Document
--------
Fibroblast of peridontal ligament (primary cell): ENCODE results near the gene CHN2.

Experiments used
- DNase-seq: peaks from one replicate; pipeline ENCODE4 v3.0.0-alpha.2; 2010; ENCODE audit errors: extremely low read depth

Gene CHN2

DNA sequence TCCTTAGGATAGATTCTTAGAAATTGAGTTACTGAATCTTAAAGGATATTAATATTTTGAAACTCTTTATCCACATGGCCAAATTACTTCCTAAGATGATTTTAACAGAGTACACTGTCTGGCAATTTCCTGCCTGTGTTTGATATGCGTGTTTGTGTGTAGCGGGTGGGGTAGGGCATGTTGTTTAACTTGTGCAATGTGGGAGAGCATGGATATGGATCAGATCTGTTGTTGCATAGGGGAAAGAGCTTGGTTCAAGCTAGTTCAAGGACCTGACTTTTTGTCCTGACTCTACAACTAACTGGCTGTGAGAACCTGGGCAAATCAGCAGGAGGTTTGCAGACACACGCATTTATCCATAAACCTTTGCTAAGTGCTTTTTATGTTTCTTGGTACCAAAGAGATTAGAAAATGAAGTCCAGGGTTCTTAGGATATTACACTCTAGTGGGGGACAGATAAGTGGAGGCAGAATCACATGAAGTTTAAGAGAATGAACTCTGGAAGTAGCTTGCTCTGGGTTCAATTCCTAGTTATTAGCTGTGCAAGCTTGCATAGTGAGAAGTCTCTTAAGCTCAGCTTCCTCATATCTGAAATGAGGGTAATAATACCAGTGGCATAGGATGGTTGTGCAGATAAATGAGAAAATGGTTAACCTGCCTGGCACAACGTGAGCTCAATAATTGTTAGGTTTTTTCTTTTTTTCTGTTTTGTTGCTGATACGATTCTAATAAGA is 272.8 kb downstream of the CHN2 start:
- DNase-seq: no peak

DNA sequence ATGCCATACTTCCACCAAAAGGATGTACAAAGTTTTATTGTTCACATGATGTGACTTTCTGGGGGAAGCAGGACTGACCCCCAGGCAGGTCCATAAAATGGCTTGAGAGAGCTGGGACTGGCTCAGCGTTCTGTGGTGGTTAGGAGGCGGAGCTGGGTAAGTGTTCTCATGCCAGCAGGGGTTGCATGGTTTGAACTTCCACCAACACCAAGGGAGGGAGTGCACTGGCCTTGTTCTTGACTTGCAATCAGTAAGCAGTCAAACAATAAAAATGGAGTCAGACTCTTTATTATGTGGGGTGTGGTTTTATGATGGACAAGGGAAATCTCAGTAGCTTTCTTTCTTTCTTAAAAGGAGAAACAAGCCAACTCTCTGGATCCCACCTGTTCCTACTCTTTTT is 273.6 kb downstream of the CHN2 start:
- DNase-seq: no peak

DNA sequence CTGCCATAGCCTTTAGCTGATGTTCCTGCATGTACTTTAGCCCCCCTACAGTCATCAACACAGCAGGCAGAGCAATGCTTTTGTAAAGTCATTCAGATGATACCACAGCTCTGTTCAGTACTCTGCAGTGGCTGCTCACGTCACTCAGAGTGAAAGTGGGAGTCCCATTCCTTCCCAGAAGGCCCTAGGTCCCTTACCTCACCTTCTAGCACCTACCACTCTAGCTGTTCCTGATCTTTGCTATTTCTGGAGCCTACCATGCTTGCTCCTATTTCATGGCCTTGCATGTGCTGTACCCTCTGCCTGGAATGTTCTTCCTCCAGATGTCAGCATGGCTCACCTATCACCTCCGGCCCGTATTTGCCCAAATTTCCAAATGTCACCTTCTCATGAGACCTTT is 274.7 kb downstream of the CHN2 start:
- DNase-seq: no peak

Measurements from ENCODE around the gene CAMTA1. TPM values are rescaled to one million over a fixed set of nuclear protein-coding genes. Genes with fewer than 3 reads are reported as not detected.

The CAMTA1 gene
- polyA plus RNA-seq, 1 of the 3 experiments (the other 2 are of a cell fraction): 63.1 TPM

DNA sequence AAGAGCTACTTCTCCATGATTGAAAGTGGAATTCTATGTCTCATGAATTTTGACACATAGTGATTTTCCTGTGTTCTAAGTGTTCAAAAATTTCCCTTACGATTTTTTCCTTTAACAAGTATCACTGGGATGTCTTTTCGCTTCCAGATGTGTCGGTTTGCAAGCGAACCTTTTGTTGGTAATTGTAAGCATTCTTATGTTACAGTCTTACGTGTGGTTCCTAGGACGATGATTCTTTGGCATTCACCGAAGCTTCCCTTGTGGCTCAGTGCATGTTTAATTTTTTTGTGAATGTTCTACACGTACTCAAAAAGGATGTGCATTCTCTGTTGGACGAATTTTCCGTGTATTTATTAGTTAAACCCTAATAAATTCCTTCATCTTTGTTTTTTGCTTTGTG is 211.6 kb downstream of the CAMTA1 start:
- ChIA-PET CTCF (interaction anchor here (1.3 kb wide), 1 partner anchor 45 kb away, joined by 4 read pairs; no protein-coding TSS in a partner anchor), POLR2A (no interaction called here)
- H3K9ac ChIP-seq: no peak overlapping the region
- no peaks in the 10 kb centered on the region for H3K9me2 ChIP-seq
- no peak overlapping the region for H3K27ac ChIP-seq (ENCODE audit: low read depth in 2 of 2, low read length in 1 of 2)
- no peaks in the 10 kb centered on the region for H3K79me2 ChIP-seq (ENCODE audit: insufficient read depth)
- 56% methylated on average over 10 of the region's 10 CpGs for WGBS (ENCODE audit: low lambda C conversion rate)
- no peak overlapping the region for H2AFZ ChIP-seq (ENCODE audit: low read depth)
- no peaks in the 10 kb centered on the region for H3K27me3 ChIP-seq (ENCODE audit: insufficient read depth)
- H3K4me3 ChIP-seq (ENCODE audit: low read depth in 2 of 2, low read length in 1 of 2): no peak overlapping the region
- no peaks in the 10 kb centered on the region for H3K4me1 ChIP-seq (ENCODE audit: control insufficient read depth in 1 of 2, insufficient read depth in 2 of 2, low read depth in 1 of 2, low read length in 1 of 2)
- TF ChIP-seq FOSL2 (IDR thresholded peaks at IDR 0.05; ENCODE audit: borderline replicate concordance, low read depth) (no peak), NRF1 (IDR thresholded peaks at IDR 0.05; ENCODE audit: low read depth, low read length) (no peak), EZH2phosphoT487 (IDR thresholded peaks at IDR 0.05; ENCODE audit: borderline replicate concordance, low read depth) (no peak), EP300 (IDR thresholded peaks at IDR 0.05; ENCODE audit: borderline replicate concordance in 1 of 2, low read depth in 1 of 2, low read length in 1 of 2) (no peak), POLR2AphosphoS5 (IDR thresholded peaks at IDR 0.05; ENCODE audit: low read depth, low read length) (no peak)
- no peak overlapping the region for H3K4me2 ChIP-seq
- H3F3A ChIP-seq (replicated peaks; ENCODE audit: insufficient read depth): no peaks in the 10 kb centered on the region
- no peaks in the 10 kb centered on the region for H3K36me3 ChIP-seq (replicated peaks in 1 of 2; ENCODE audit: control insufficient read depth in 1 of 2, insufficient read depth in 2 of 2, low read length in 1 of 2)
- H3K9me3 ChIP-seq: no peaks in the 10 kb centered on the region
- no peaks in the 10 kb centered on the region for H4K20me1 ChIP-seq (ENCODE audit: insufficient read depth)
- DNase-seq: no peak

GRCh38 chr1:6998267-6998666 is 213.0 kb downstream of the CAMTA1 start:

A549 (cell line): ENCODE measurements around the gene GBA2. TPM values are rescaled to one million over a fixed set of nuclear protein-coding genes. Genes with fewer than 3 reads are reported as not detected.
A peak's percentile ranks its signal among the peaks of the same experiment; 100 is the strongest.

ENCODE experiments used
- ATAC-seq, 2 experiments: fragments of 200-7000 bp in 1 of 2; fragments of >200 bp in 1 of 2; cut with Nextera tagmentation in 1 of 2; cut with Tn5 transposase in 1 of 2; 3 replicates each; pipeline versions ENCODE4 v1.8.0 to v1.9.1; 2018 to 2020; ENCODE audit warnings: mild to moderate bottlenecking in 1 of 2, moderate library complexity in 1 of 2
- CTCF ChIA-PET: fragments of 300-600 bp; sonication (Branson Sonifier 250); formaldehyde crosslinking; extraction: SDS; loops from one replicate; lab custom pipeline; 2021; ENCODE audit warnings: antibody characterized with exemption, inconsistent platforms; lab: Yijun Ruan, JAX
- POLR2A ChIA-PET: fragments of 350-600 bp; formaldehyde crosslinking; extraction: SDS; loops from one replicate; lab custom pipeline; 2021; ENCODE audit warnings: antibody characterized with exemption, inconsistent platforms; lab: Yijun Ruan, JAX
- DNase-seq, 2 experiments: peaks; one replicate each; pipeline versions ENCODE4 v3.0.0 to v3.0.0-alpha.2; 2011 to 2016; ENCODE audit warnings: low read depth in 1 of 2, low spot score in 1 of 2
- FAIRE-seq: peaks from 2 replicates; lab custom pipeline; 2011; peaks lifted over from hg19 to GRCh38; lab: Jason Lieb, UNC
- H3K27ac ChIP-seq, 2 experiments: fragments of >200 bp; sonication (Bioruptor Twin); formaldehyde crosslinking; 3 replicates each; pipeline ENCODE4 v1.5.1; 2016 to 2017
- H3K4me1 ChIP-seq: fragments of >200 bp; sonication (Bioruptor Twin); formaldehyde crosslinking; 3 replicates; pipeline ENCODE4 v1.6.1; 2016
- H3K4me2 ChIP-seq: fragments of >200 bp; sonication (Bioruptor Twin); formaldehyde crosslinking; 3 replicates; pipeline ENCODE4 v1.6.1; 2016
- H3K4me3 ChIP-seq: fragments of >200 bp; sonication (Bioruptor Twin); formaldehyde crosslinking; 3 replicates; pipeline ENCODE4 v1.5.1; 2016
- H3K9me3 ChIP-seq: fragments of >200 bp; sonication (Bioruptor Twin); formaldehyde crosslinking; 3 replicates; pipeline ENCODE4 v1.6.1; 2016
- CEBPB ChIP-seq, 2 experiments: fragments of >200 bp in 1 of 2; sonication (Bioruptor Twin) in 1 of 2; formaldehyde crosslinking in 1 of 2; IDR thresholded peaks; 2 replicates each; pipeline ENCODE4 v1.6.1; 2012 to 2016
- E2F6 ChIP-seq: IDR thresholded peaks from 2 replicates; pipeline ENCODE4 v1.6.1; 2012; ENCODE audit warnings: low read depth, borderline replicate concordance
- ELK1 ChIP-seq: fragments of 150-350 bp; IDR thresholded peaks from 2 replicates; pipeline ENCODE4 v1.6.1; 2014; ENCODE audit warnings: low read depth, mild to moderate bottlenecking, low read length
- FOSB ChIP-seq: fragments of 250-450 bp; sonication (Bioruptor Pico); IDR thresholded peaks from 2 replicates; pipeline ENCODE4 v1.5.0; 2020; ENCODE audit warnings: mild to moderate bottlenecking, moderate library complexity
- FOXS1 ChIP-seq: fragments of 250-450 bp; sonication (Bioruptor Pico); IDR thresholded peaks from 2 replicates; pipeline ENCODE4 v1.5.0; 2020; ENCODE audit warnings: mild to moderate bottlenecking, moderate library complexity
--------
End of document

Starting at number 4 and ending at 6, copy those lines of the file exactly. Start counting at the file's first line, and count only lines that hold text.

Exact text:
Gene CHN2

DNA sequence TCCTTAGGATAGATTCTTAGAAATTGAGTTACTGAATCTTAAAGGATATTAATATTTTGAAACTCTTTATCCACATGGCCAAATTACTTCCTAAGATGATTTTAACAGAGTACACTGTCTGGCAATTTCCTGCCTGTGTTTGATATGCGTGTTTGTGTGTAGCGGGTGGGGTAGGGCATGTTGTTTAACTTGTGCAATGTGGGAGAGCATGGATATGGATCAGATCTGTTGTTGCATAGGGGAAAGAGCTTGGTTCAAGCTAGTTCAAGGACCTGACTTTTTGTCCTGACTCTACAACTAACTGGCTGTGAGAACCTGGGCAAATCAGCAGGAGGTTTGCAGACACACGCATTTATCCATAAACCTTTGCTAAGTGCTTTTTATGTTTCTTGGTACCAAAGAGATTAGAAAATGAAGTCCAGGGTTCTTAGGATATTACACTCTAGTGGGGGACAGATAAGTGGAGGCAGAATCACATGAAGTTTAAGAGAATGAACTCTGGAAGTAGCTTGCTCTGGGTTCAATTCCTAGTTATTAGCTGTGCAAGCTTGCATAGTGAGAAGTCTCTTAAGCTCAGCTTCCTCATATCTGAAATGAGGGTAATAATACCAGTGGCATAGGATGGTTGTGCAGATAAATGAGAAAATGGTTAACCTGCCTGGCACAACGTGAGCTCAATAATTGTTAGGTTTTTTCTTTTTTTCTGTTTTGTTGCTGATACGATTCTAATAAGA is 272.8 kb downstream of the CHN2 start:
- DNase-seq: no peak